According to Ramtha, God is everything, everything is God.  How can a part of God not be perfect?  This is a belief I’ve had for a while—at least since I saw the overlap of energy fields of everything and everyone while camping with Huichol shamans in Mexico (1991).  I truly believe the saying, “It’s all good.”  After all, who am I to judge?  Isn’t that what mirror work is about?  To quit judging?

Your turn!

Have you used any of these versions of the mirror game to understand some aspect of your life?  If so, what has been your experience?

Image:  from Sun Gazing on Facebook

*Burnout to Bliss trilogy

Book 1, BURNOUT — How a Desert Lizard Restored My Faith, is the story about a professional woman’s experience with extreme burnout coupled with spiritual confusion and how she tried everything from psychiatrists to psychics. But it was the camping trip with Indian Shamans in Mexico that finally made a difference.

Get your copy HERE.


Book 2, CYCLING in the CITY — How I got My Confidence Back, has two parts. Part I is the author’s story of discovering the damage to her self-esteem and confidence and then taking action to heal it. This was the first break-away, the one she thought would last a year. Part II includes methods for making significant changes in your life.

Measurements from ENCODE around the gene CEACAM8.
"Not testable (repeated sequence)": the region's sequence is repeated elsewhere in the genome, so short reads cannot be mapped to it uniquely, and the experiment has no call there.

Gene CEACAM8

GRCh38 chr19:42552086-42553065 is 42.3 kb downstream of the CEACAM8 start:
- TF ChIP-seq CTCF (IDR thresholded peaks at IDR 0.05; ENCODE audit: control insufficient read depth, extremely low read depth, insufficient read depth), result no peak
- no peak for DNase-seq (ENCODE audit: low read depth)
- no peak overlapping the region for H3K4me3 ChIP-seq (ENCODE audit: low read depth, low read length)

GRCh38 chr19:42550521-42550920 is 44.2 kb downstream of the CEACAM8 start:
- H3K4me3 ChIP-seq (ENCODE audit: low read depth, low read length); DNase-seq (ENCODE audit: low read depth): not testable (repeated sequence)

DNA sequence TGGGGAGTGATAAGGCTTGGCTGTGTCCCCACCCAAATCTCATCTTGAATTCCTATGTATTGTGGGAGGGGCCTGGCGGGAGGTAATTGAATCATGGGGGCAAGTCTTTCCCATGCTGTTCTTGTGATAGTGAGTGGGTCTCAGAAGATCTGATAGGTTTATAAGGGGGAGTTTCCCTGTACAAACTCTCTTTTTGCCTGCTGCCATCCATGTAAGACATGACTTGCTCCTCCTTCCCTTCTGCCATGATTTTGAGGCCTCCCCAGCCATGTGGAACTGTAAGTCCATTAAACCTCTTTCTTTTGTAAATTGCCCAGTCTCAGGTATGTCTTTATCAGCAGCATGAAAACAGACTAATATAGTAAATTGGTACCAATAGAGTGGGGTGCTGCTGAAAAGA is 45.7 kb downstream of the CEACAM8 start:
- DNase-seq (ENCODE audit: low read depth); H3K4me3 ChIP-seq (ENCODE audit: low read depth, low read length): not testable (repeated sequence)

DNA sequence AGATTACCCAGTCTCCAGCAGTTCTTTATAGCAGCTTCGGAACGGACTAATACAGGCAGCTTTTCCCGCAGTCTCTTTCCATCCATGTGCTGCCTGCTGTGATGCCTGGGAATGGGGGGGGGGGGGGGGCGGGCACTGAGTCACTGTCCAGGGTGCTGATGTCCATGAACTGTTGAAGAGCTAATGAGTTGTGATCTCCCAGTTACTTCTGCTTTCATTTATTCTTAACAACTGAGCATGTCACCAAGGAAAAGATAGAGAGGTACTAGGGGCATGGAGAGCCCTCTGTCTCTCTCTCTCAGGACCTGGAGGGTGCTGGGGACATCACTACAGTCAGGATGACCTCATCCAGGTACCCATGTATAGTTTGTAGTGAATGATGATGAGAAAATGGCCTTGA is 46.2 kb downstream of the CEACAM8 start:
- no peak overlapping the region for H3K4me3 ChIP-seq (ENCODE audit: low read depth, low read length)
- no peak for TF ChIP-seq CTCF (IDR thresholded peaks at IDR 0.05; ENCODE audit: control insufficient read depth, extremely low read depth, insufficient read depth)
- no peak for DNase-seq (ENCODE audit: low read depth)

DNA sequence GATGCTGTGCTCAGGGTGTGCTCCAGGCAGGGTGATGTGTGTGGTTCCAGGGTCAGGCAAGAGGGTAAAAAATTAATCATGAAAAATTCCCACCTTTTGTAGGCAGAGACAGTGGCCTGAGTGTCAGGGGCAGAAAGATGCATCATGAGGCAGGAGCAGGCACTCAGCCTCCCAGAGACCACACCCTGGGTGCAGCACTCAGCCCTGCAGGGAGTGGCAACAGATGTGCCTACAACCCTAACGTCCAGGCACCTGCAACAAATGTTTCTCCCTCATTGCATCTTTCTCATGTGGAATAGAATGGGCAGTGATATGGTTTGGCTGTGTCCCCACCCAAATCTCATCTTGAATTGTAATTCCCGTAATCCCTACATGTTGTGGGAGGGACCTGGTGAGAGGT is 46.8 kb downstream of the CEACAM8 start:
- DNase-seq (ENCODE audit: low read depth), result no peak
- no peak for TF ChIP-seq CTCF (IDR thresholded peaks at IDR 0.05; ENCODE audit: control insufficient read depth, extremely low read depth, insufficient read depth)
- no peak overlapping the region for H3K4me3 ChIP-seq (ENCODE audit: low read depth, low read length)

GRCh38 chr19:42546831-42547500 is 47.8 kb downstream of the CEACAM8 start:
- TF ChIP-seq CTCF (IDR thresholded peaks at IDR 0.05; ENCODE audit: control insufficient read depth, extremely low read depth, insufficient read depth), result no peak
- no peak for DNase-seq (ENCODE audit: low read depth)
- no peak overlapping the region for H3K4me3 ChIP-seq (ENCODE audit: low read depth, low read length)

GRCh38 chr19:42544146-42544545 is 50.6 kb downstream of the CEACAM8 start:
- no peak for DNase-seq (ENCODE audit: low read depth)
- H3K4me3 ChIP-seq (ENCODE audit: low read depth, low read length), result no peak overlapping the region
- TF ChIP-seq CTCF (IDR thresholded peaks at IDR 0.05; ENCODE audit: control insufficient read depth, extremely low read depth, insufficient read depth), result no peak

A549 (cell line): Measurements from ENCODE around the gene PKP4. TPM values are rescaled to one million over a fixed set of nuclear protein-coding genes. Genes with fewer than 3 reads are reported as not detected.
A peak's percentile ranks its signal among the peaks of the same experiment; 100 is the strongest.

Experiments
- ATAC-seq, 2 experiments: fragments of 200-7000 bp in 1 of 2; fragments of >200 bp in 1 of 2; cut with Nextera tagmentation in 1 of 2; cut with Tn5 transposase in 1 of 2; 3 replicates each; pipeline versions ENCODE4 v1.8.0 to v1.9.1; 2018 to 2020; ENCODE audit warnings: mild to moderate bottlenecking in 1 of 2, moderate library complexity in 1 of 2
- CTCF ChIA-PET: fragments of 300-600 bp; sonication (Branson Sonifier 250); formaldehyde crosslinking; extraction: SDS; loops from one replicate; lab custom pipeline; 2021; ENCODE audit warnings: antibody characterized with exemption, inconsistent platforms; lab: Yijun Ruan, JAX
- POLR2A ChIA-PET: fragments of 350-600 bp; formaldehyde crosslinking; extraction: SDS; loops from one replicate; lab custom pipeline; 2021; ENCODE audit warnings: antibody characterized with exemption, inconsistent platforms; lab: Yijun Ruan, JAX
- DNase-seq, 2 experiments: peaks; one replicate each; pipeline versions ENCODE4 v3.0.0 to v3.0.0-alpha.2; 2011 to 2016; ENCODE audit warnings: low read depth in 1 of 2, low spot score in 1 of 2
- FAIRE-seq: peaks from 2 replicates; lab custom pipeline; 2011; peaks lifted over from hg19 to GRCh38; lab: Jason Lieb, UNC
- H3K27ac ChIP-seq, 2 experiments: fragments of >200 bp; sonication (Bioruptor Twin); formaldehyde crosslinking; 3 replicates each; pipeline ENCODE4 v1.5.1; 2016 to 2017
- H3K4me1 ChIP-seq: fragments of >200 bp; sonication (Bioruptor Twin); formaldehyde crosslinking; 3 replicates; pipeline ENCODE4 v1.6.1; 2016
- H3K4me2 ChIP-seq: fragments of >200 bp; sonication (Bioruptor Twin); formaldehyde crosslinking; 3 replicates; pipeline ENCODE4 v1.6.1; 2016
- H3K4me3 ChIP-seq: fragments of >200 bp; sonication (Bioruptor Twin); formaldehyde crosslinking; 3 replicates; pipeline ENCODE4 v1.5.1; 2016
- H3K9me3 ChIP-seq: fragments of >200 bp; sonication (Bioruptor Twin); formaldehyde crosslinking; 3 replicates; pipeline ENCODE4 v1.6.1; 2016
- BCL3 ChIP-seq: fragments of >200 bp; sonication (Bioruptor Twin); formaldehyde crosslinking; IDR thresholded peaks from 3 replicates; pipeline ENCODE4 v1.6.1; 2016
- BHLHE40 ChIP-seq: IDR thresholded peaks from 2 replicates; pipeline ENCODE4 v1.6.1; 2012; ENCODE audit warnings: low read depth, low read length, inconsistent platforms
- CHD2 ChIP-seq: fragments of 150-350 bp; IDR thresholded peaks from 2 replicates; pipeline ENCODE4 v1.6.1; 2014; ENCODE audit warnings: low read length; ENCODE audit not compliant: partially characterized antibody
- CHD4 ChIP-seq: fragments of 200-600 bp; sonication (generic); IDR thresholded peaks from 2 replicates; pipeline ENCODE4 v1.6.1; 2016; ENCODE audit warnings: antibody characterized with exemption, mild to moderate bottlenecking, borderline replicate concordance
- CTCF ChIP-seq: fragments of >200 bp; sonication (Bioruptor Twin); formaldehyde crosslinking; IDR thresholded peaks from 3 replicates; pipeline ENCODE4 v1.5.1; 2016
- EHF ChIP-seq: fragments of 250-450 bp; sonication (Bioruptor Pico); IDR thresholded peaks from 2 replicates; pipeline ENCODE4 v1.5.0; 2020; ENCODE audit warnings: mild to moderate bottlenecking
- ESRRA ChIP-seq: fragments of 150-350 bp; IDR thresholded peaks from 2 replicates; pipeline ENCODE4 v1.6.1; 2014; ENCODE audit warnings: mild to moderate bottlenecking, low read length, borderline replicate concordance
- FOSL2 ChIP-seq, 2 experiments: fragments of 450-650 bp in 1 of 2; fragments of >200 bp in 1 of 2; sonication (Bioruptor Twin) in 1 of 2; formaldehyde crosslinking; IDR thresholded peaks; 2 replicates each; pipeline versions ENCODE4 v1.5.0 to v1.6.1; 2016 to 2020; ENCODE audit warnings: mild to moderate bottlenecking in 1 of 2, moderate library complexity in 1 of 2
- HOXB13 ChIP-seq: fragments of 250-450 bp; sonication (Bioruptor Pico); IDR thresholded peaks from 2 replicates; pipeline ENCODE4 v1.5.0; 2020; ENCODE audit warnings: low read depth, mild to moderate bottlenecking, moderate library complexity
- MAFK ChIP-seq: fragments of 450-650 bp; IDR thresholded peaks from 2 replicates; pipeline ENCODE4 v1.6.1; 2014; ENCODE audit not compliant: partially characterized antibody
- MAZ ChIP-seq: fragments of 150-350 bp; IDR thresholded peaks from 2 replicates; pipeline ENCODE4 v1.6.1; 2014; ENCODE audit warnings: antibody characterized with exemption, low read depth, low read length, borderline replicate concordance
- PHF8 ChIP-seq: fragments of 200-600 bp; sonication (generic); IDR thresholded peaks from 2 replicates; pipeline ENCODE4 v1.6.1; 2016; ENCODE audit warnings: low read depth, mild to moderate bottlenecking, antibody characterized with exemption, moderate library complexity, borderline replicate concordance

Get your copy HERE.


What if you believed that the universe was FOR you?

Longing to experience such support for herself, Pam journeyed for two years seeking healing from career burnout and spiritual crisis. Because she had sublet her home, she had no place to live for at least another year. In an uncharacteristic leap of faith, she plunged into the unknown.

If you like stories about a personal life-changing experience, then you’ll love reading 2 years 1 paycheck 0 plans.

Get your copy HERE:

Thanks for stopping by! ~Pam Young

Till next time,

Please be kind to everyone you meet, for we all have our hidden sorrows. ~Tzaddi